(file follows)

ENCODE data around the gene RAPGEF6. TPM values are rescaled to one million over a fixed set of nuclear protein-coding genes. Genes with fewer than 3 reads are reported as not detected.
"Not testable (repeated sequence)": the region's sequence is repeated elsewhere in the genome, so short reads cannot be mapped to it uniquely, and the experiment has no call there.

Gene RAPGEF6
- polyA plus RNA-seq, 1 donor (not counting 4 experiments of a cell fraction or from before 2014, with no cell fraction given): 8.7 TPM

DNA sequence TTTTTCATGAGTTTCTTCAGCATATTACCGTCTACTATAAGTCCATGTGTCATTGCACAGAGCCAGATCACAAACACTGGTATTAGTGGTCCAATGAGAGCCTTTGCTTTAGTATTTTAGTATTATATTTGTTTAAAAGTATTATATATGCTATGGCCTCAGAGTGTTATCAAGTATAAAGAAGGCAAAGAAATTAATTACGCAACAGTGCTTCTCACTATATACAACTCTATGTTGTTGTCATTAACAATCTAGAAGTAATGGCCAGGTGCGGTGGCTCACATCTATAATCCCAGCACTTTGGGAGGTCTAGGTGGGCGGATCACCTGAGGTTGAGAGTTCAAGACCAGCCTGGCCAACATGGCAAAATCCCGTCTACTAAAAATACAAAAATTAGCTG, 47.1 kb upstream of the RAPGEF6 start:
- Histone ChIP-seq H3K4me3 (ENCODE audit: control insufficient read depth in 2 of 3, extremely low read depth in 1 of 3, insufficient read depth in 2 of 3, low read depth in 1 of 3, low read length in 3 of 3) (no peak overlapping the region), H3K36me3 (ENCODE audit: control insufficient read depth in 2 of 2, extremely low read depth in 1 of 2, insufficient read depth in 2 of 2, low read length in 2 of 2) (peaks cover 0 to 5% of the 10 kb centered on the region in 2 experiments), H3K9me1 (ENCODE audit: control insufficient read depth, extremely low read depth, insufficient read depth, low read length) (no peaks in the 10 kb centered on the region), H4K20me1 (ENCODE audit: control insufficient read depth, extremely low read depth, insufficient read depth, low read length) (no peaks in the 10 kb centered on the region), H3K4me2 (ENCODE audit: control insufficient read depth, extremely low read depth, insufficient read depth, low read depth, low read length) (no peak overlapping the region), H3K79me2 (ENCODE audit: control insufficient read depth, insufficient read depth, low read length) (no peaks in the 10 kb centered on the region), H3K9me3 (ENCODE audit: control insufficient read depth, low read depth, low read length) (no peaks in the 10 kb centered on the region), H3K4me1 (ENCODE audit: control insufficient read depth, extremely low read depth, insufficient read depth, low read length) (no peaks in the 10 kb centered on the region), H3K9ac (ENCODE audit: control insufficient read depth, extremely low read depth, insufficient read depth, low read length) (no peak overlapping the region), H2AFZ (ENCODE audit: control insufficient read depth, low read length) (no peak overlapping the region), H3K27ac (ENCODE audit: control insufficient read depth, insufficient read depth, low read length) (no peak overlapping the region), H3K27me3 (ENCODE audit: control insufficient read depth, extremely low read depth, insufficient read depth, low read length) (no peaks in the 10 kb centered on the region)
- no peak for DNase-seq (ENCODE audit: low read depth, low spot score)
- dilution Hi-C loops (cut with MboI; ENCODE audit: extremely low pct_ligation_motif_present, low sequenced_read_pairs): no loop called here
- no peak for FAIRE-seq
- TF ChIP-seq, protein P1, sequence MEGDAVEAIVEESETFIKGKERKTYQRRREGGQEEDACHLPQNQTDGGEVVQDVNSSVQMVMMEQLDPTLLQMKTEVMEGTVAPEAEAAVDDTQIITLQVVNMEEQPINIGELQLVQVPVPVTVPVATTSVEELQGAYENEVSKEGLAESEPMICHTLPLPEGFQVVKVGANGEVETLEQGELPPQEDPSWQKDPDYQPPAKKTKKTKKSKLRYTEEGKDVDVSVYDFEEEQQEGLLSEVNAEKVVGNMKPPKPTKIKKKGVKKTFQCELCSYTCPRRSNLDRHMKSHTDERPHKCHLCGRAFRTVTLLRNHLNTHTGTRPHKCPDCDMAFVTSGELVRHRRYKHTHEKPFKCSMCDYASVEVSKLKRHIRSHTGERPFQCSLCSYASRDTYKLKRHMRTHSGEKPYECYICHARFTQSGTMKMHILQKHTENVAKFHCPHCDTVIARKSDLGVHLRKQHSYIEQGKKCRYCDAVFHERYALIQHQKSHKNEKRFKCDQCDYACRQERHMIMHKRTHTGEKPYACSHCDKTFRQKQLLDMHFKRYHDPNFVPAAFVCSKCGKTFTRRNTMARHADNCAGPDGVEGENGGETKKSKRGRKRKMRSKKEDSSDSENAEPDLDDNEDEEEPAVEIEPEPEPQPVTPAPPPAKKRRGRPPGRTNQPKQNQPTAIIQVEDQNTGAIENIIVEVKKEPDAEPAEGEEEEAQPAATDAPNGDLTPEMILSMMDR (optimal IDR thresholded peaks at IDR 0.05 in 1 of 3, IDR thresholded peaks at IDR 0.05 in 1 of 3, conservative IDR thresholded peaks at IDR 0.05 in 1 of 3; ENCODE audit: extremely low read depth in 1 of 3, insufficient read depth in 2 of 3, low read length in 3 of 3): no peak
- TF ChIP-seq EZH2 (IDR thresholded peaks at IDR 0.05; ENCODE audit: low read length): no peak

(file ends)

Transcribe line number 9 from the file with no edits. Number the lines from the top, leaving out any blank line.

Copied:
- no peak for FAIRE-seq